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Original Research Paper

Women doctors’ perceptions of gender issues in their workplace: Valuable comments from their interviews in a Japanese region

Authors:

Manabu Murakami ,

Hokkaido University, Hokkaido, JP
About Manabu
Department of Forensic Medicine, Graduate School of Medicine
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Hidenobu Kawabata,

Hokkaido University, Hokkaido, JP
About Hidenobu
Department of Medical Statistics and Healthcare Systems Research, Graduate School of Medicine
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Megumi Kawabata,

Hokkaido University, Hokkaido, JP
About Megumi
Department of Medical Statistics and Healthcare Systems Research, Graduate School of Medicine
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Masaji Maezawa

Hokkaido University, Hokkaido, JP
About Masaji
Department of Medical Statistics and Healthcare Systems Research, Graduate School of Medicine
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Abstract

The number of women doctors is increasing annually in Japan as well as all over the world. The M shaped distribution of their career path is infamous. Preventing the continuous turnover of women doctors and promoting reinstatement could be a key issue. The aim of this study was to clarify the perceptions of gender issues women doctors have regarding their workplace in a Japanese region. We interviewed nine women affiliated with “Hokkaido Medical Women’s Association,” a regional society of women doctors in Japan. Semi-structured interviews lasting 60 minutes took place. The main topics were what they considered to be gender issues in their clinical practice. All interviews were transcribed in verbatim, and the scripts were analyzed, then repeated themes were identified. Nine themes emerged and were classified into three patterns. (A) The women doctors’ own problems: 1) anxiety about future life events, 2) work life balance, 3) fear of falling behind and losing up-to-date knowledge and skills. (B) Requirements for mentors or family support: 4) shortage of women doctors as role models, 5) spousal or other relatives’ lack of understanding. (C) Institutional or environmental issues: 6) heavy workload in their practice, 7) lack of a support system for raising their children, 8) lack of a system for returning to work, 9) “glass ceiling” issues. These themes were in line with overseas studies which have reported identifiable obstacles for women in medicine. Institutional or environmental support systems rather than personal problems need to be improved above all to rectify the situation.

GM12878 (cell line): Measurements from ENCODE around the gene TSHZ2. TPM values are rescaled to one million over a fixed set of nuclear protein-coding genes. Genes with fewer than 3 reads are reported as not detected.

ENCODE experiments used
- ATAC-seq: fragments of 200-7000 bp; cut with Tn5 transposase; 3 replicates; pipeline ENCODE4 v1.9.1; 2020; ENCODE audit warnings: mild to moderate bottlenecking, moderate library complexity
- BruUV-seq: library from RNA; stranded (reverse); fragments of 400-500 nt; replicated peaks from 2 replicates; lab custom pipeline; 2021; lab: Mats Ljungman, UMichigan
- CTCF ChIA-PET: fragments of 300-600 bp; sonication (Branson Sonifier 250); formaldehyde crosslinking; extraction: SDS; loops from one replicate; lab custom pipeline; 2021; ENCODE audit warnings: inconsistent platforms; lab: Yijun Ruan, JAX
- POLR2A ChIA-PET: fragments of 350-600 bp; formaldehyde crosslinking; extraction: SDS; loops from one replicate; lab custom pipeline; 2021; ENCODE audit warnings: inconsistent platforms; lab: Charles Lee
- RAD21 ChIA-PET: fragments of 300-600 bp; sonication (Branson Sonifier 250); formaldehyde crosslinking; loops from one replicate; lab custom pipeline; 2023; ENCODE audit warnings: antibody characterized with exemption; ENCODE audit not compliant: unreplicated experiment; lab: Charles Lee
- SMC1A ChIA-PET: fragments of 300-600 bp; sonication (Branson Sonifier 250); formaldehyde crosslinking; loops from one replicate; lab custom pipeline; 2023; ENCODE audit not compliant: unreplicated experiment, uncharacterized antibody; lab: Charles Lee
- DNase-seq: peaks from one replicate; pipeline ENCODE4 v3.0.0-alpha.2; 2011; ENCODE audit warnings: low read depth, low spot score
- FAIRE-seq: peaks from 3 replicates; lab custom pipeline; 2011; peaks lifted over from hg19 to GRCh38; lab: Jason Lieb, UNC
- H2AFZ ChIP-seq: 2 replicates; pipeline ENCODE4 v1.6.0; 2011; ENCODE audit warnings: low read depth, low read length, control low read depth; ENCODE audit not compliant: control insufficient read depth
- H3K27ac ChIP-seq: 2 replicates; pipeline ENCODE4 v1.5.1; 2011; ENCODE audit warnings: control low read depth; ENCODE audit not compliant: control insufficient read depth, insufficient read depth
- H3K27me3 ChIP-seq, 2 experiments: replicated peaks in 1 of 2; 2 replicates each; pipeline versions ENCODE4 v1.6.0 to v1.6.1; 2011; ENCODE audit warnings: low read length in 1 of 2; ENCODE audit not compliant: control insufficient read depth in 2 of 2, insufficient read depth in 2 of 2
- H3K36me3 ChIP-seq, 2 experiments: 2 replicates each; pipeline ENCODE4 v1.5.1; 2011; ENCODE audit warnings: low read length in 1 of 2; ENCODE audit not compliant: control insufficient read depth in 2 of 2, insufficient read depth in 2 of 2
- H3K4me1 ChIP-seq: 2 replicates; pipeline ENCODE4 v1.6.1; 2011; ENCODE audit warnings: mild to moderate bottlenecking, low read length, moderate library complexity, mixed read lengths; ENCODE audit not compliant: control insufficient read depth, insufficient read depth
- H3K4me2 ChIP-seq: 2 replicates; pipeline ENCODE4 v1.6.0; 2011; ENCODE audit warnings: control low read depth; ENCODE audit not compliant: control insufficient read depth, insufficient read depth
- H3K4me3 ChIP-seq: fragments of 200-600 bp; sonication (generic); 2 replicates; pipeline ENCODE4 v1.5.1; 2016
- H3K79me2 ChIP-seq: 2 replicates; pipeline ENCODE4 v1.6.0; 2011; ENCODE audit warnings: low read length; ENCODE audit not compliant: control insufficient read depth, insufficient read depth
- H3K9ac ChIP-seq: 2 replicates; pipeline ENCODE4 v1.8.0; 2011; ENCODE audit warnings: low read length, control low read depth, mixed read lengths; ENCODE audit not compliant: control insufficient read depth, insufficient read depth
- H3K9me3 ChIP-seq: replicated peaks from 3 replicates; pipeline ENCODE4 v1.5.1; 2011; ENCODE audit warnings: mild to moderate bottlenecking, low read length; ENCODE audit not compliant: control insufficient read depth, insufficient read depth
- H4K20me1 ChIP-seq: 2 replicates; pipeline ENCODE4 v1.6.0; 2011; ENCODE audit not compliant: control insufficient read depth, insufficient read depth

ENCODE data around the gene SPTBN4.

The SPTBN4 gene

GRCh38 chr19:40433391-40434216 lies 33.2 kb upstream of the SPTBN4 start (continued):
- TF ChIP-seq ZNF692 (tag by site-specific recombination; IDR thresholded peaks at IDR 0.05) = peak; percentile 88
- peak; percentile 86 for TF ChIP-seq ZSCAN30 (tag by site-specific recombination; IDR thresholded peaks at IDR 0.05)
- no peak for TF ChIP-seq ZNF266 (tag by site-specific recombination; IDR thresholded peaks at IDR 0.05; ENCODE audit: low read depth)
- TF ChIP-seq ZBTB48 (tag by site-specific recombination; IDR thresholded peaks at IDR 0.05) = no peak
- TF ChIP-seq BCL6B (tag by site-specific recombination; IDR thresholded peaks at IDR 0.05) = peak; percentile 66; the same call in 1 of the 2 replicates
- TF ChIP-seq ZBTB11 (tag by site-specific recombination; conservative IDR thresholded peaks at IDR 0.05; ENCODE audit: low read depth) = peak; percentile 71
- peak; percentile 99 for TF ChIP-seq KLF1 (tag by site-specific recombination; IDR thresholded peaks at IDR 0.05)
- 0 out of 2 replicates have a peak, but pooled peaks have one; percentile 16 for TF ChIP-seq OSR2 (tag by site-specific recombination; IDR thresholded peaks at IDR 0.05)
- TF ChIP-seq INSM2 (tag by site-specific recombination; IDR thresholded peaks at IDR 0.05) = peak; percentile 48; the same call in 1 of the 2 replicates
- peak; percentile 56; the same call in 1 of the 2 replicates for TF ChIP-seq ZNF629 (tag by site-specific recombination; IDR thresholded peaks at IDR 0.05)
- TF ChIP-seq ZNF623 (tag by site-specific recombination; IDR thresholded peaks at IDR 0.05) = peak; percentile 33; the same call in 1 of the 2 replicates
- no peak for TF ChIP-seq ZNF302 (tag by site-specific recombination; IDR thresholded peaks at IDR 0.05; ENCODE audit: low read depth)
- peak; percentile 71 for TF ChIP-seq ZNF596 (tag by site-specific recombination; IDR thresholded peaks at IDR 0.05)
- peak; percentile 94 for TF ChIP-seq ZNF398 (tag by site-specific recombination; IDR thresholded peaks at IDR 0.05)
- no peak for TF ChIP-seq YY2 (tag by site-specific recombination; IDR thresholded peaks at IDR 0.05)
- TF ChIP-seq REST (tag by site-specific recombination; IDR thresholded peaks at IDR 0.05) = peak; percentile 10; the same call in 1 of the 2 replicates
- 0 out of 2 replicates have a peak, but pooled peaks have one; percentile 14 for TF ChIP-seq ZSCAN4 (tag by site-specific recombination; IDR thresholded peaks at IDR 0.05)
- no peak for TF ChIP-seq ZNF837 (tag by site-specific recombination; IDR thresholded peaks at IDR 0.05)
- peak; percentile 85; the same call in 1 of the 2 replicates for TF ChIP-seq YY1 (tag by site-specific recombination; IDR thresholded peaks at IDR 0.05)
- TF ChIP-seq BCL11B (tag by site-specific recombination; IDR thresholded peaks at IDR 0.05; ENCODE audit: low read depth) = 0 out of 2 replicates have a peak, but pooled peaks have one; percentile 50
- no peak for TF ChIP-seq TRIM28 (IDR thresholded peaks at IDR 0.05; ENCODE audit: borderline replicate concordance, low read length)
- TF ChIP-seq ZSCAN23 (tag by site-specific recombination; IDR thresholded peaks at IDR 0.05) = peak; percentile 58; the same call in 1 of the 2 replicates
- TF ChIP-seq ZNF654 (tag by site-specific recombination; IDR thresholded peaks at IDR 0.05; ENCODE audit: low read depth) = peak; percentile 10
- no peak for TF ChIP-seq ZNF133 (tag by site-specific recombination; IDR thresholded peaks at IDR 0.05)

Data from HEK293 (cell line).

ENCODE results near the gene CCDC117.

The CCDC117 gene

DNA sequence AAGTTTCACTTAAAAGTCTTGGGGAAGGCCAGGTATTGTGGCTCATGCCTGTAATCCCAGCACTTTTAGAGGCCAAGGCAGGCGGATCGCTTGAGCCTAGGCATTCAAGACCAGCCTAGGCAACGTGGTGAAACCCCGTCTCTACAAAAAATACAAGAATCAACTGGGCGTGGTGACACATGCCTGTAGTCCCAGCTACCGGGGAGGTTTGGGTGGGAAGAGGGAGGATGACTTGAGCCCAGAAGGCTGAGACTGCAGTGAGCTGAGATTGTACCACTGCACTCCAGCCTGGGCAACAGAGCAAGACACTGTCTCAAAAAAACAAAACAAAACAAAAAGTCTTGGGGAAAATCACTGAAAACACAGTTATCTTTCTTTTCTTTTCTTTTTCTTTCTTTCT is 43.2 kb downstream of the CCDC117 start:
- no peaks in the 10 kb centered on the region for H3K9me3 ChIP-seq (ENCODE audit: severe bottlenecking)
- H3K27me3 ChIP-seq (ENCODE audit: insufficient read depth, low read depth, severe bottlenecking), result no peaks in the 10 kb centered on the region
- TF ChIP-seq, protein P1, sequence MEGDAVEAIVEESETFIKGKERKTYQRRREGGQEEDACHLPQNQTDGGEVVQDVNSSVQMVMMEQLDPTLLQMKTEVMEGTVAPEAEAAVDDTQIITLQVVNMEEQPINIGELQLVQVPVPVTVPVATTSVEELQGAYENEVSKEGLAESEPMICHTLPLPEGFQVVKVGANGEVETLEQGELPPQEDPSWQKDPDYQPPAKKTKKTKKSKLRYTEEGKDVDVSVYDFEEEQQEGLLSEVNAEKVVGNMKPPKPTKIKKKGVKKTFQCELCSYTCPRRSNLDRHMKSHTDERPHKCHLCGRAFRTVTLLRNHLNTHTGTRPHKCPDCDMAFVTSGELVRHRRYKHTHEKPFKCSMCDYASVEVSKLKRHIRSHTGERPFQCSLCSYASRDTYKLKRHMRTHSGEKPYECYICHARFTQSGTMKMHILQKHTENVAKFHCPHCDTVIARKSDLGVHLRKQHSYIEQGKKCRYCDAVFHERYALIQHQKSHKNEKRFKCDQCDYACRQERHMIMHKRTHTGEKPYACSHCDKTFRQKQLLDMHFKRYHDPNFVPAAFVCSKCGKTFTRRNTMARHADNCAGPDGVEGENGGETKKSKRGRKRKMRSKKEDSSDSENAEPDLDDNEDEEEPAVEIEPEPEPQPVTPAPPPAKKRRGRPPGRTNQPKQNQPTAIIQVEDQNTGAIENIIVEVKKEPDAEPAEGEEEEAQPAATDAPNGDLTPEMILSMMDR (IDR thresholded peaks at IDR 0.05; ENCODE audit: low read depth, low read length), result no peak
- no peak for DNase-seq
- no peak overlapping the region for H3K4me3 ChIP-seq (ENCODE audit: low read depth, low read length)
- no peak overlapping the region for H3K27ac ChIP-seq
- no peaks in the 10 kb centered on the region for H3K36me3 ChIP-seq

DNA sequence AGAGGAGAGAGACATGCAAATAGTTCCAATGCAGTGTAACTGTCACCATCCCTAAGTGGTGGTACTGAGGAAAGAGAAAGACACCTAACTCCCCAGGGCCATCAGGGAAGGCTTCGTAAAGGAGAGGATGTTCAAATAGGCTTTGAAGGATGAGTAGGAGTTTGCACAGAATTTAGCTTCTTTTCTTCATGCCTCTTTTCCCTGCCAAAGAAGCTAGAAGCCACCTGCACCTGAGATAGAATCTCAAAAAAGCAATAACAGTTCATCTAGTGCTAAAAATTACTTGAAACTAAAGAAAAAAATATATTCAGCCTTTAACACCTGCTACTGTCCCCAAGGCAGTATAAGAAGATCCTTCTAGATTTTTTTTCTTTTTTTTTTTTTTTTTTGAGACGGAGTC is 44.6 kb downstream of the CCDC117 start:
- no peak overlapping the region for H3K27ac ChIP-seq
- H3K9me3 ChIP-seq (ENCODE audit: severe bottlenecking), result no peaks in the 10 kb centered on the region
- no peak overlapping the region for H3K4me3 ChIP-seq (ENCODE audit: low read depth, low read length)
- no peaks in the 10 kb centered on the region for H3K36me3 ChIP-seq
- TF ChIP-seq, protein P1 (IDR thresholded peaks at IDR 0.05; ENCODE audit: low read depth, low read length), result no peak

How to Cite: Murakami, M., Kawabata, H., Kawabata, M. and Maezawa, M., 2013. Women doctors’ perceptions of gender issues in their workplace: Valuable comments from their interviews in a Japanese region. South-East Asian Journal of Medical Education, 7(2), pp.22–25. DOI: http://doi.org/10.4038/seajme.v7i2.136
Published on 21 Dec 2013.
Peer Reviewed

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